Entitlement programs such as Social Security, Medicare, and Medicaid are on the verge of bankruptcy and are driving our country off a financial cliff. Everyone knows that, you say? Well, in the fantasyland of Senate Majority Leader Harry Reid, entitlement programs aren’t a serious problem at all.
Reid has said we shouldn’t even discuss the possibility of reforming Social Security for 20 years. That’s like a doctor telling a Stage IV cancer patient to wait a few years before starting treatment. And just a few days ago, Reid said the current calls for spending cuts and deficit reduction were irrelevant because the economy is improving and our nation will soon be in good fiscal shape. Never mind that a strong economy won’t do anything to meaningfully prolong the lives of Medicare, Medicaid, and Social Security.
Reid’s statements are irresponsible and dangerous. And they are eliciting criticism from both Democrats and Republicans. This is not a partisan issue. All Americans should be disappointed in the leadership (or lack thereof) displayed by the Senate majority leader.
So what’s motivating Reid to make these disingenuous and preposterous claims?
One safe guess is that Reid lacks the political courage to reform entitlements. Reid doesn’t think Americans are smart enough to recognize that these programs need to be made solvent through benefit reductions and spending cuts. So he’s decided to kick the can down the road and risk these programs collapsing altogether. This is not what the American people expect from their elected representatives.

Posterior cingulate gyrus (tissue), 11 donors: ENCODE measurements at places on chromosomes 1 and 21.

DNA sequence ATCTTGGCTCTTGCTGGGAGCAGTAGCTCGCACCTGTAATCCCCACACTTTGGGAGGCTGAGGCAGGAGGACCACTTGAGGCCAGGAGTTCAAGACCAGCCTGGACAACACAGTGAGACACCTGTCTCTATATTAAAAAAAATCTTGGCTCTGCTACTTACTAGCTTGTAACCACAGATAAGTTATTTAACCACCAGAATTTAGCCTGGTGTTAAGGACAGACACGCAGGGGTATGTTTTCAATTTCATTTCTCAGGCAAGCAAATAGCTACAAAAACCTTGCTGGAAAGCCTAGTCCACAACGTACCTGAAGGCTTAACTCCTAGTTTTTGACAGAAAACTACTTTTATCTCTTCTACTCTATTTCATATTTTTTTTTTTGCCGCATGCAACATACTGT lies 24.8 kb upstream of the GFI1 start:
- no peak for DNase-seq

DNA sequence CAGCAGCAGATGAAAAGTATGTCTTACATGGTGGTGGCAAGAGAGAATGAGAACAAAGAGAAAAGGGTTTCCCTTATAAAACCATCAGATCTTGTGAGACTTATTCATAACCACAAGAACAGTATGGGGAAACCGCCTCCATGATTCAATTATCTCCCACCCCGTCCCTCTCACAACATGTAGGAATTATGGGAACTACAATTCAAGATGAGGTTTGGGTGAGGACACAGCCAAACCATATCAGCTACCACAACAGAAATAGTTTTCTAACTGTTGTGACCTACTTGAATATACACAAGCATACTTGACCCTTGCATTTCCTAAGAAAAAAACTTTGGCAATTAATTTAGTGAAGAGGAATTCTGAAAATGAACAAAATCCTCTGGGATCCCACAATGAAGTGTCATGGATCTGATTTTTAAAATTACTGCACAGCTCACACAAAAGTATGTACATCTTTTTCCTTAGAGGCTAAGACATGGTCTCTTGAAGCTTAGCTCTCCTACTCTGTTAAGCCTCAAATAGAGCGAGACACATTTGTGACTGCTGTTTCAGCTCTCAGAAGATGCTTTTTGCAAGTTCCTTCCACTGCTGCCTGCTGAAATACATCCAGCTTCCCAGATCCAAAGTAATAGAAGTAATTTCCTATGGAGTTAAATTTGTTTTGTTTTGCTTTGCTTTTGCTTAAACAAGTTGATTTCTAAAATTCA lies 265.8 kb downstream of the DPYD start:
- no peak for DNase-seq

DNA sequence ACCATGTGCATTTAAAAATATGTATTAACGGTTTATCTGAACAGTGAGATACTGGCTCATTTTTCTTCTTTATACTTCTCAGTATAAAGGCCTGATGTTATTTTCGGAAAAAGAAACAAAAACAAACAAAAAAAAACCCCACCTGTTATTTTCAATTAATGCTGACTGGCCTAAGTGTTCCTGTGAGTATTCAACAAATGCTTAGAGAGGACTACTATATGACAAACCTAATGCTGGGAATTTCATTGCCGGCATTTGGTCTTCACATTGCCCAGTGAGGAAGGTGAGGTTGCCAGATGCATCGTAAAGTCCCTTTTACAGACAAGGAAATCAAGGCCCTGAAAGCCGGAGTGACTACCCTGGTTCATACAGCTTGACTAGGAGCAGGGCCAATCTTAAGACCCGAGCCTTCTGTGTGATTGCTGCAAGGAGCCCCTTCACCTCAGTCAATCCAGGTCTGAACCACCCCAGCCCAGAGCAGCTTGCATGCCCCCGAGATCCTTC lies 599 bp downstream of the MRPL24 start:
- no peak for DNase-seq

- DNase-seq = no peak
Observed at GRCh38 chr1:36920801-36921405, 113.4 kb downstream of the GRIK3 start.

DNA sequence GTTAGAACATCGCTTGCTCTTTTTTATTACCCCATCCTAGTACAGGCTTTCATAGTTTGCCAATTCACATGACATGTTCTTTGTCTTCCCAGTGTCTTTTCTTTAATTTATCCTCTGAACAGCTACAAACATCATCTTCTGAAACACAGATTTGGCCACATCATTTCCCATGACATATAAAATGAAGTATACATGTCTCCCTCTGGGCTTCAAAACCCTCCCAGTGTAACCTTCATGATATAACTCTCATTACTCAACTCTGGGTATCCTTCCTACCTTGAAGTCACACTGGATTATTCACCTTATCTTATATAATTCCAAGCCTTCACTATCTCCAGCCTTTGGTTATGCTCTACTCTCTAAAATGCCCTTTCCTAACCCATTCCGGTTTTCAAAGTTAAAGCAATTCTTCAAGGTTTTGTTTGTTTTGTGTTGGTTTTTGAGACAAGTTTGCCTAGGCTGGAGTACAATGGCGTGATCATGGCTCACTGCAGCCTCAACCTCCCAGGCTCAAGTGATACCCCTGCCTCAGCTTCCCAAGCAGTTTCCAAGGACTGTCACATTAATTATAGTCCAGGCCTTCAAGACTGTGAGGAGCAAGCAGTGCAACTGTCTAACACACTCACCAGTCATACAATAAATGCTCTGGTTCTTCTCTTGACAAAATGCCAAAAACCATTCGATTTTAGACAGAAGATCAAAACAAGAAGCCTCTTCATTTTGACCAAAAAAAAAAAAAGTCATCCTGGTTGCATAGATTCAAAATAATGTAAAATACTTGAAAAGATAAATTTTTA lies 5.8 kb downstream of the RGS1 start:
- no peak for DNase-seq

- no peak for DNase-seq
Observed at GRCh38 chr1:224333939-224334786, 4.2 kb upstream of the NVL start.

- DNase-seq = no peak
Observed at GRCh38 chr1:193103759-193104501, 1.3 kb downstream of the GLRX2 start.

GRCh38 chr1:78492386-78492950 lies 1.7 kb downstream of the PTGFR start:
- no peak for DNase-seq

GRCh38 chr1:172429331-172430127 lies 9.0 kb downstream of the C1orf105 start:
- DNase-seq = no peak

Maybe Reid is naïve and doesn’t understand the serious threats that these programs pose. But it’s hard to believe that someone of Reid’s intelligence could come to that conclusion. A more likely answer is willful blindness. Reid clearly is too scared to confront the problem. So like a teenager who gets into trouble, he’s denying everything and hoping the problem will go away. But as any teenager can tell you, the problem isn’t going away. It’s only going to get worse.
In 2010, Social Security spent more money than it took in. And the Congressional Budget Office predicts that Medicare spending will grow exponentially over the coming years. These programs are on the road to bankruptcy. Despite all the current debates about making cuts to the discretionary budget, these proposals are barely a drop in the bucket compared to the unfunded obligations in our entitlement programs.
But it’s impossible to fix the problem if you refuse to acknowledge it exists. And that’s why Harry Reid’s refusal to acknowledge the threat posed by Social Security, Medicare, and Medicaid is so troubling.
Maybe this has all been an elaborate joke and Harry Reid will hold a press conference today to declare “April Fools.” But I won’t hold my breath — that would make me the fool.
David Meyers served in the White House from 2006 to 2009, and later in the United States Senate. He is currently pursuing graduate studies at Columbia University.